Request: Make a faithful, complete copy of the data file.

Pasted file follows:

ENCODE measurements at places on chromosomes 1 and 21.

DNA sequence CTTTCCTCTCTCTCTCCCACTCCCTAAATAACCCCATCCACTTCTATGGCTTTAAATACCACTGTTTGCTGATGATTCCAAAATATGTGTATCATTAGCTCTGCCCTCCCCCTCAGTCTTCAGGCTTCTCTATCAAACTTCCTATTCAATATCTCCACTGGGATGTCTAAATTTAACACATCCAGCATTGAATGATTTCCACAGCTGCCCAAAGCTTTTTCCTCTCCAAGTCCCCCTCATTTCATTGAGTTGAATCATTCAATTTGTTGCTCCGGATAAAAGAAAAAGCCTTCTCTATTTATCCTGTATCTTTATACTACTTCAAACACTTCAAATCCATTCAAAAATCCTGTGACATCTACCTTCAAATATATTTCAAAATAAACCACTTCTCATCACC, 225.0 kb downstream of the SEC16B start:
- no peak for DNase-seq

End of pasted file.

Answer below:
ENCODE measurements at places on chromosomes 1 and 21.

DNA sequence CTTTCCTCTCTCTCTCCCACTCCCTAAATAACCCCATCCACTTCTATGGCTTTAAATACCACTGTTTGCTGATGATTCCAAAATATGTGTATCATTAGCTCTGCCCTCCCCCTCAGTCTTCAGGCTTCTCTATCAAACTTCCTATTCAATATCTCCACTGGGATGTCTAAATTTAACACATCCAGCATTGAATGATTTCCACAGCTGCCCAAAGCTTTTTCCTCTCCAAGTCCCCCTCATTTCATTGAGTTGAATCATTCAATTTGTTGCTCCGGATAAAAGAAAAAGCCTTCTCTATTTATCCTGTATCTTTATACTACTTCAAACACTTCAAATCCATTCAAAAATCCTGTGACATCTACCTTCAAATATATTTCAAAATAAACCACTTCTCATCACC, 225.0 kb downstream of the SEC16B start:
- no peak for DNase-seq